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Old 2009-01-18, 13:08   #6
only_human
 
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"Gang aft agley"
Sep 2002

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Ok, now that this thread has sat here for a couple of days, here are some things that I am a bit more tentative about and really are excursions in using 2D binary patterns as a starting point to think about things.

Bits of equal magnitude are found on the diagonals from bottom left to top right. In a 2D square shaped region, there is one more bit available to each higher magnitude until the diagonals start decreasing in length:
1·20
1·20 + 2·21 + 1·22
1·20 + 2·21 + 3·22 + 2·23 + 1·24
etc.

On 3D representations, absent what happens at the boundary when coefficients begin decreasing, the coefficients seem to be triangular numbers (the coefficient found after first two entries in a row of Pascal's triangle). With a cube that has 4 bits per side, the maximum representable value is 153 with this number of bits per magnitude:
1·20 + 3·21 + 6·22 + 10·23 +12·24+ 12·25 + 10·26 + 6·27 + 3·28 + 1·29

Looking at http://en.wikipedia.org/wiki/Multiplication_algorithm, these 2D representations resemble the section labeled "Lattice Multiplication" except each grid point represents 1 bit by 1 bit binary multiply thus no space for a carry is needed for that digit in the binary version of Napier's Bones. Of course plenty of carries are needed when adding up the bits along the diagonals.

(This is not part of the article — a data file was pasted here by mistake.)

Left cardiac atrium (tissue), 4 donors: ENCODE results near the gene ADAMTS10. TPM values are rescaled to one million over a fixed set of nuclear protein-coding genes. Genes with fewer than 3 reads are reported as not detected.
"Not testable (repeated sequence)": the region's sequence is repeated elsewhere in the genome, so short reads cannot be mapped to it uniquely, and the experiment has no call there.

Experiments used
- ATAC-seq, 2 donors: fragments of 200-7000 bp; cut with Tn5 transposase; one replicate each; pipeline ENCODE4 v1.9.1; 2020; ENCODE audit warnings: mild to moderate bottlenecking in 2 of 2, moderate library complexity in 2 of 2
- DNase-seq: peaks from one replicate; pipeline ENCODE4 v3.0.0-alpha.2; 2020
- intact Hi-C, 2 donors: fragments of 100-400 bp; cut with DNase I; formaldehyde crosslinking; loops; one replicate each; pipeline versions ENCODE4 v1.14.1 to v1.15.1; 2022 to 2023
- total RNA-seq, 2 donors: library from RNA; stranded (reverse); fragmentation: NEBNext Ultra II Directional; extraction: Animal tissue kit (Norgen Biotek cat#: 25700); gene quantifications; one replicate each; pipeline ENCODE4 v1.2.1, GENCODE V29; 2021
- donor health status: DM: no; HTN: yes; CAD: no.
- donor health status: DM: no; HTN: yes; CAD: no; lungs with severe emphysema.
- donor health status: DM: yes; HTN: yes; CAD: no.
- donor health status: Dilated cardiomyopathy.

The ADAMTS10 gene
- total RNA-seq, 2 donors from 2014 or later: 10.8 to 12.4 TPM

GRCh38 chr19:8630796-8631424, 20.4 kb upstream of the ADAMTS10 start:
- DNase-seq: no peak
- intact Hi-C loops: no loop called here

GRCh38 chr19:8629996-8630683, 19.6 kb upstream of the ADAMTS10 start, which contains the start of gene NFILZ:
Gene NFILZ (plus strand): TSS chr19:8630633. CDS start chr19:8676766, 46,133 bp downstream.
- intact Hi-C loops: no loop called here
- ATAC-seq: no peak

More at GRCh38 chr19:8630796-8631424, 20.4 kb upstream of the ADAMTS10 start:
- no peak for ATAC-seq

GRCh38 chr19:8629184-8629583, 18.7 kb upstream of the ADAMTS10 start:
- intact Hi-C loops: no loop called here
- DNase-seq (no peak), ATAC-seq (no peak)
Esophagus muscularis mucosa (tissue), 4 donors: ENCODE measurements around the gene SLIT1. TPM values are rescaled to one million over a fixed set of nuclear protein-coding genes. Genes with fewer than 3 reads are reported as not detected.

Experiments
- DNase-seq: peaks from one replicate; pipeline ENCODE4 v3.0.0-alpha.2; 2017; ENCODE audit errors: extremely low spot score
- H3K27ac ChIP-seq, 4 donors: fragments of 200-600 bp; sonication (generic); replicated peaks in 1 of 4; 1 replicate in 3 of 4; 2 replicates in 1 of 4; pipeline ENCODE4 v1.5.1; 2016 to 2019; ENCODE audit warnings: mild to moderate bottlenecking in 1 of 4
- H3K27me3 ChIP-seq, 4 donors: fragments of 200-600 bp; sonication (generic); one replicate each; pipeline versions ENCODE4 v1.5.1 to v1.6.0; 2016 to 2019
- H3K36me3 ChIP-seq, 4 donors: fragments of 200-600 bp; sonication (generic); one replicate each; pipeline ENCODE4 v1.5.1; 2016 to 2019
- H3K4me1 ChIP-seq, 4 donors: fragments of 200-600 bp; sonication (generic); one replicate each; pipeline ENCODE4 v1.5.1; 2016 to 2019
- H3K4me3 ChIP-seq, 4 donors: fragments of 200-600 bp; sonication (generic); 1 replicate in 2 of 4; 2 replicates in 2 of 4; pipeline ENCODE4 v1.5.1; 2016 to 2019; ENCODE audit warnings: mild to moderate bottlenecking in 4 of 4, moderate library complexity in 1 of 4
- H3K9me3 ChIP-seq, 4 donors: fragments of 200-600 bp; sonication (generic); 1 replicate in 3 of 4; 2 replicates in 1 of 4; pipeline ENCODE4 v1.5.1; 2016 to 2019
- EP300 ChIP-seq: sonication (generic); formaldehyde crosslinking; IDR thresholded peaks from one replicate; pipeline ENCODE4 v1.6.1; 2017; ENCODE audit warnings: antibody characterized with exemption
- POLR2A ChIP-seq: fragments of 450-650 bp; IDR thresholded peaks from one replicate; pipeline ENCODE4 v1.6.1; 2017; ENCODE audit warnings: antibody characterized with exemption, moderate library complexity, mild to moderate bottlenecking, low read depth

Looking at a 2D rectangle and the above link for Karatsuba multiplication:
Quote:
For systems that need to multiply numbers in the range of several thousand digits, such as computer algebra systems and bignum libraries, long multiplication is too slow. These systems may employ Karatsuba multiplication, which was discovered in 1960 (published in 1962). The heart of Karatsuba's method lies in the observation that two-digit multiplication can be done with only three rather than the four multiplications classically required. Suppose we want to multiply two 2-digit numbers: x1x2· y1y2:

1. compute x1 · y1, call the result A
2. compute x2 · y2, call the result B
3. compute (x1 + x2) · (y1 + y2), call the result C
4. compute C − A − B,call the result "K"; this number is equal to x1 · y2 + x2 · y1.
5. compute A · 100 + K · 10 + B
Step 5 above was of course written for base ten. Looking at a 2D pattern that I have been calling canonical (a result of a long form multiply but without any of the partial products added but rather simply placed in magnitude positions as described in my first message in the thread), we can break the 2D pattern into 4 regions. The top left region, in isolation corresponds to result A. The bottom right region, corresponds to result B. Region D is x1 · y2, E is x2 · y1. D + E = K. The shifting of step 5 has already been done by the placement of the regions on the 2D grid. None of the optimization of Karatsuba multiplication has been done, I merely am pointing out what each region corresponds to.

Code:
*  x1 x2
y1| A E
y2| D B
Another thing I am thinking is since no adds or carries are done at the point that these 2D representations are plopped down on paper, maybe the representation has use for thinking about coefficients of polynomials products instead of mere numerical products.

Last fiddled with by only_human on 2009-01-18 at 13:51 Reason: make more concise
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